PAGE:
guard your time (part 2)

guard your time (part 2)
Photo by Mille Sanders / Unsplash

While we might be good at safeguarding tangible possessions, constructing walls around our physical domains, Seneca gently nudges us to redirect our vigilance towards a more subtle but invaluable realm—the sanctuary of our minds.

Physical possessions, subject to loss and gain, possess a certain resilience. A stolen treasure can be recovered, a damaged possession replaced. The earth, vast and abundant, offers opportunities for new acquisitions. Yet, amid the tangible treasures, we overlook the fragility of an intangible jewel—time.

Benjamin Franklin advised, “Do not squander time, for that is the stuff life is made out of.” Time is nonrenewable, and hence our most precious asset. The ticking of the clock is relentless, and once a moment slips away, it's gone forever. No fortune can resurrect a day that has passed. Unlike material possessions, time is not a commodity we can purchase or accumulate. It flows continuously, indifferent to our desires and regrets. We cannot buy more time but we can surely strive to use it wisely and waste as little as possible.

In a world that often glorifies busyness, Seneca's call to put our time on the planet to good use is a radical invitation to intentional living. It prompts us to question the value of each moment, encouraging us to invest our time in pursuits that contribute to our growth, fulfillment, and the well-being of those around us.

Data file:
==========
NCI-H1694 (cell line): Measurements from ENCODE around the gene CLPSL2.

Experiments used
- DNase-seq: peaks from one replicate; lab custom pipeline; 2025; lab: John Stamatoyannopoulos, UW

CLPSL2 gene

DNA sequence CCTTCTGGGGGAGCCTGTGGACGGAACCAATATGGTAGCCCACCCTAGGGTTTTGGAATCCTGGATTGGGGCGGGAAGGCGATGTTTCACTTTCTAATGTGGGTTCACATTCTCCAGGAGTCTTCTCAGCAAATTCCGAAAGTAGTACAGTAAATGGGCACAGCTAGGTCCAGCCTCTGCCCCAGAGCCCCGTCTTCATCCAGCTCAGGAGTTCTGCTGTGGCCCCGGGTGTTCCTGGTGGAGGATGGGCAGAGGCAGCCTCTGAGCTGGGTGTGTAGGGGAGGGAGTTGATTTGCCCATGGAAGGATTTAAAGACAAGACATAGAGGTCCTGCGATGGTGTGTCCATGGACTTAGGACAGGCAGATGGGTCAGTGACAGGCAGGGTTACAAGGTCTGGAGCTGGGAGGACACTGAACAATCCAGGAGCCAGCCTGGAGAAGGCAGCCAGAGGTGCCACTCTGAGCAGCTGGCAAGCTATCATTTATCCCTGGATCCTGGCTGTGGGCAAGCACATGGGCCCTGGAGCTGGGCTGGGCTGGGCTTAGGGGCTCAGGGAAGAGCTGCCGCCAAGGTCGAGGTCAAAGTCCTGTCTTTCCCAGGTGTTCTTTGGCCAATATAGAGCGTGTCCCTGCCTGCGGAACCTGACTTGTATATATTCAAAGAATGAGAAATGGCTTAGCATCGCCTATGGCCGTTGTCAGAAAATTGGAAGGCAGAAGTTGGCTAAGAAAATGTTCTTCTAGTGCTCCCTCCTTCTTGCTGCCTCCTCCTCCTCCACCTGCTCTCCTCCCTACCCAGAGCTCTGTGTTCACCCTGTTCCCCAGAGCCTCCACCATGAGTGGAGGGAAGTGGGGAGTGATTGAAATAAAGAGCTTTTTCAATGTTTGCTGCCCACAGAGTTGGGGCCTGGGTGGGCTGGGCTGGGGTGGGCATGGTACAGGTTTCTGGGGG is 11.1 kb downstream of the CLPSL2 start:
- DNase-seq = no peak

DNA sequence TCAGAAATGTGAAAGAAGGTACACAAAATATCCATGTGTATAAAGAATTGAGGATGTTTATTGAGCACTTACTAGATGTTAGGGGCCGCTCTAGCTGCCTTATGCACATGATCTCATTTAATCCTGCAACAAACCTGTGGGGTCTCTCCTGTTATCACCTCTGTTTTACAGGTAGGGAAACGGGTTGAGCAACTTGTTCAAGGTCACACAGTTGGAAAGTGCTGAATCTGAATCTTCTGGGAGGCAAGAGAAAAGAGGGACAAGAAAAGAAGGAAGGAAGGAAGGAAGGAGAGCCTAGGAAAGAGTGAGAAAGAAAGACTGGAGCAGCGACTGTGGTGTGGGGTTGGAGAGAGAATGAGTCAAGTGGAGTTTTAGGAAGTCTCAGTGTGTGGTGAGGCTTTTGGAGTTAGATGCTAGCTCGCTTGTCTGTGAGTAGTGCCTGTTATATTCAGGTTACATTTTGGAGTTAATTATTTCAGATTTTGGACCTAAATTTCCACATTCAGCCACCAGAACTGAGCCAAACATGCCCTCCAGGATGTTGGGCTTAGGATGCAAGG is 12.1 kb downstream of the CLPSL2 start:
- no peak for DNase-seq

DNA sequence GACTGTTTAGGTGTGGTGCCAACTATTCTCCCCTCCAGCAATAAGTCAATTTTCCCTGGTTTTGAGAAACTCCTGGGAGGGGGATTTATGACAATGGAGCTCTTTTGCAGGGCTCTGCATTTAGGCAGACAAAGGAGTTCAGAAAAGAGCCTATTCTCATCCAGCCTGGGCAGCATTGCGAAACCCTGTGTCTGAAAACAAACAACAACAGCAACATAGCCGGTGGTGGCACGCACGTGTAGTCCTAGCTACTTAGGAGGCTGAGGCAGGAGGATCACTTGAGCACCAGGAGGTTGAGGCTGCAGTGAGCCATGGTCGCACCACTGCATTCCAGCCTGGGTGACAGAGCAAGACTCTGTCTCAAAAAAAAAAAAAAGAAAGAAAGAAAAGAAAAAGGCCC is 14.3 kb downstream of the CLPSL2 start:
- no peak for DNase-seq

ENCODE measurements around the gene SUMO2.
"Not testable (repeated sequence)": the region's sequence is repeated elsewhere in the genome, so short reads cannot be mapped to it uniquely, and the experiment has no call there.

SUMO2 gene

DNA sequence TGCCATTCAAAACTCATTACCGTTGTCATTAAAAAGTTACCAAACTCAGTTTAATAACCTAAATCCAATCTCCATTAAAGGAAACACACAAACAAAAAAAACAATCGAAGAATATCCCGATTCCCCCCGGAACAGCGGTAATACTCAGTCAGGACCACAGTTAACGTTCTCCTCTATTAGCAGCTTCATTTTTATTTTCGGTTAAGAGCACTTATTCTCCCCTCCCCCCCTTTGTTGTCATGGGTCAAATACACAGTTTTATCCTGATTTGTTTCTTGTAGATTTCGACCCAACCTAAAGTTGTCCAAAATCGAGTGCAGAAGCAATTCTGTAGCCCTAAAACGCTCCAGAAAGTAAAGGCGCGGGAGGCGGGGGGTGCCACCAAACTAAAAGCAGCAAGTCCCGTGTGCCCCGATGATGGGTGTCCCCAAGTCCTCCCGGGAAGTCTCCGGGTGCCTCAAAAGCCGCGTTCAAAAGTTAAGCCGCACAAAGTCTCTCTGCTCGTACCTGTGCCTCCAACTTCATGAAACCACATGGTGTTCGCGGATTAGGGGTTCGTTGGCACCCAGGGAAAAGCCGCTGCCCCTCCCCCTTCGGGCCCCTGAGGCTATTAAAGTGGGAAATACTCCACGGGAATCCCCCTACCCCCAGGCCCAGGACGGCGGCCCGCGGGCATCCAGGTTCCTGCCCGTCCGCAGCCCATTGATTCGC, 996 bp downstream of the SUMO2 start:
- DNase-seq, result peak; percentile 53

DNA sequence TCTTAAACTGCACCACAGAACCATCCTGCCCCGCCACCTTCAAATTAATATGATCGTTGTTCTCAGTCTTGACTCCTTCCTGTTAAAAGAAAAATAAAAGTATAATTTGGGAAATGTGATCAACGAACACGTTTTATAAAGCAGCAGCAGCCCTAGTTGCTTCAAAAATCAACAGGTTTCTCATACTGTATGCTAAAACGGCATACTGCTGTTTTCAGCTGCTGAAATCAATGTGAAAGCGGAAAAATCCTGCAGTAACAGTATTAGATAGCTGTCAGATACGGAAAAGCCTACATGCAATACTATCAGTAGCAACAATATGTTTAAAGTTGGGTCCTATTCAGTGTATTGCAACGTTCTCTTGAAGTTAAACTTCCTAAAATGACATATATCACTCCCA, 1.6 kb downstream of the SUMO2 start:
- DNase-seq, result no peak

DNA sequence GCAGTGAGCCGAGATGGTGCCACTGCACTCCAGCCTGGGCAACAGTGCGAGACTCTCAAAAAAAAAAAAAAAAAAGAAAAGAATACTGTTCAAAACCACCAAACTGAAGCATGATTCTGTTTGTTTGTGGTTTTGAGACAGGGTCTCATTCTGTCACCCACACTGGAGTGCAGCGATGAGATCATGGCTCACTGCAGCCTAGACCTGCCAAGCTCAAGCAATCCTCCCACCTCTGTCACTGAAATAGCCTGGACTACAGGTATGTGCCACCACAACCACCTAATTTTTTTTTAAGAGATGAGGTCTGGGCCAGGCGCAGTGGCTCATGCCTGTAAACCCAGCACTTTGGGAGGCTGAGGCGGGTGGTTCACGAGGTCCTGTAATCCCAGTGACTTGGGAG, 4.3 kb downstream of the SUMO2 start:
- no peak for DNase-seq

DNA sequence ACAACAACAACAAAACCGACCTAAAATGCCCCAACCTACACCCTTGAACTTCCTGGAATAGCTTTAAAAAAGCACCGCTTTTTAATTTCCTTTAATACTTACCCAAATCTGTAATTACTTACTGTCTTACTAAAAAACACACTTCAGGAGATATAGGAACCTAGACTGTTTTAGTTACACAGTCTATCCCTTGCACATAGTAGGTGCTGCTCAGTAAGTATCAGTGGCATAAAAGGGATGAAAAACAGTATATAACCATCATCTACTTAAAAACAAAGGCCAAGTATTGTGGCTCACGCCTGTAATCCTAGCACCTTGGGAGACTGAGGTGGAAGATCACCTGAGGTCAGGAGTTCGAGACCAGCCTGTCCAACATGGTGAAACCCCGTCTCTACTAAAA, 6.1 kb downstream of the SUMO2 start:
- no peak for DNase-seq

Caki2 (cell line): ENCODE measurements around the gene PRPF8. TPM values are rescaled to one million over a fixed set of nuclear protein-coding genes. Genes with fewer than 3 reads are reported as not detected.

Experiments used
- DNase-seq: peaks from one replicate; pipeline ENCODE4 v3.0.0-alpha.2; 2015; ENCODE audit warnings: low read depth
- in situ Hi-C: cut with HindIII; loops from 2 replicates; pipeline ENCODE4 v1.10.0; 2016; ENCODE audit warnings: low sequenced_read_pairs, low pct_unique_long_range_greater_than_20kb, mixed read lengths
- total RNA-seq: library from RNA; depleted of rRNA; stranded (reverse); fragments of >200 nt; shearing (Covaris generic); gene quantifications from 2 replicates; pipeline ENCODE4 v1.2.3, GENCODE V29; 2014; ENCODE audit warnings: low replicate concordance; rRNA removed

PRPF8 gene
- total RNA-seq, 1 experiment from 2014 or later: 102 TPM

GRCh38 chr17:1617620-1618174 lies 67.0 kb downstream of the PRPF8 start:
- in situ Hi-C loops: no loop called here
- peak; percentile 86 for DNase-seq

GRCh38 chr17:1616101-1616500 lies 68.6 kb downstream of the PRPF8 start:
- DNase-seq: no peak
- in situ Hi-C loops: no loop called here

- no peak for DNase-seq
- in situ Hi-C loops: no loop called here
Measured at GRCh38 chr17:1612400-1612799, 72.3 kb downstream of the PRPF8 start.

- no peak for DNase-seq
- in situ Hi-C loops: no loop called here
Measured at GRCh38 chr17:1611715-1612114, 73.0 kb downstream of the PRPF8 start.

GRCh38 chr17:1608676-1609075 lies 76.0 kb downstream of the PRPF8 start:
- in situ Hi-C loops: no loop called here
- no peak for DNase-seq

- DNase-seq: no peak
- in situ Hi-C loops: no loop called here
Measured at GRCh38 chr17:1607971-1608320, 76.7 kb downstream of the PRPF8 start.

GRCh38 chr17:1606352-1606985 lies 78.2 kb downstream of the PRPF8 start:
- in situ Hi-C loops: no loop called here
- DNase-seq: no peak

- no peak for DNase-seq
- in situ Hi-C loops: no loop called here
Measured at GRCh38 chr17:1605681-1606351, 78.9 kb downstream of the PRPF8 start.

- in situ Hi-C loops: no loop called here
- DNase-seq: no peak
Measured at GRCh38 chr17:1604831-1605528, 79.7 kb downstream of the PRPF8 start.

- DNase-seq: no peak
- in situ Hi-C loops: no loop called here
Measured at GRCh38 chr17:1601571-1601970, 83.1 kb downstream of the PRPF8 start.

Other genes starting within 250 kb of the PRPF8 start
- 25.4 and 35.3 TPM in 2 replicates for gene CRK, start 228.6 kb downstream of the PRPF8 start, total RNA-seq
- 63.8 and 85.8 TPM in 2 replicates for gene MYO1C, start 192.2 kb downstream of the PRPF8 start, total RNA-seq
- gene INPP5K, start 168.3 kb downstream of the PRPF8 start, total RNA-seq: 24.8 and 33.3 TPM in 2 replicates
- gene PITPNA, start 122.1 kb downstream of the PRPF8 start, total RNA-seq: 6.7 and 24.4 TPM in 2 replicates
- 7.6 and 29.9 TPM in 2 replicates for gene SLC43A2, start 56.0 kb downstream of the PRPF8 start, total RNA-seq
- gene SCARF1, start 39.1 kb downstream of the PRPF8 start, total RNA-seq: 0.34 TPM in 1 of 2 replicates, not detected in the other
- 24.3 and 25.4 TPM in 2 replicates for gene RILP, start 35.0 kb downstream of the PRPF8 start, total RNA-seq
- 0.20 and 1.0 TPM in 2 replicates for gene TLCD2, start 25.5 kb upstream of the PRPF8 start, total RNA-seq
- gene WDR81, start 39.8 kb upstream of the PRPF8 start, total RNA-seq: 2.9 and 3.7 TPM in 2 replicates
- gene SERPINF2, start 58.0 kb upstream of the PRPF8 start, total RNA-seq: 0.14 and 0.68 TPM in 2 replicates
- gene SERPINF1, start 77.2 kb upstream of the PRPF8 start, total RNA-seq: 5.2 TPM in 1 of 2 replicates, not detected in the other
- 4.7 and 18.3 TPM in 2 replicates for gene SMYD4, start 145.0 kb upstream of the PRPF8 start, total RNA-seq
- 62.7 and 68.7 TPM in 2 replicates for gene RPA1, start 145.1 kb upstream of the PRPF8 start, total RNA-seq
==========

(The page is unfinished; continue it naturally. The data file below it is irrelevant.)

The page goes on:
A common saying echoes through our lives—“life is short.” Indeed, it is, yet, as Seneca wisely observed, it can also stretch abundantly if managed wisely. German writer and statesman Goethe also wrote, “We always have time enough, if we will but use it aright.” The initial step in this endeavor involves being more cautious about how freely we share it with others. Adopting a somewhat frugal attitude towards our time emerges as a potent practice, preventing us from recklessly dissipating this invaluable and irreplaceable resource.

Take a moment to ponder: What aspects of your life devour substantial time without yielding any meaningful returns? Which indulgences and cravings contribute little to your well-being? Upon scrutinizing this list, make a firm commitment to take action. Life's brevity underscores the importance of not having too much time to spare; therefore, every moment is worth intentional consideration.

I'm happy, excited, and immensely grateful to announce the release of my new book "The Virtue of Temperance: Volume I", the first book of the Handbooks for Stoics series.

"The Virtue of Temperance: Volume I" is not just a theoretical discourse; it's a practical guide to navigating the complexities of contemporary life. In this concise book, I provide actionable exercises and real-world applications that'll empower you to cultivate the Stoic virtues of self-control, discipline, and rationality in a world driven by excess and instant gratification. Through captivating narratives and poignant lessons, you'll discover how temperance is not a restraint, but a liberation—a path to embracing challenges with grace and resilience.

Get your copy here:

(Print book and audiobook coming soon!)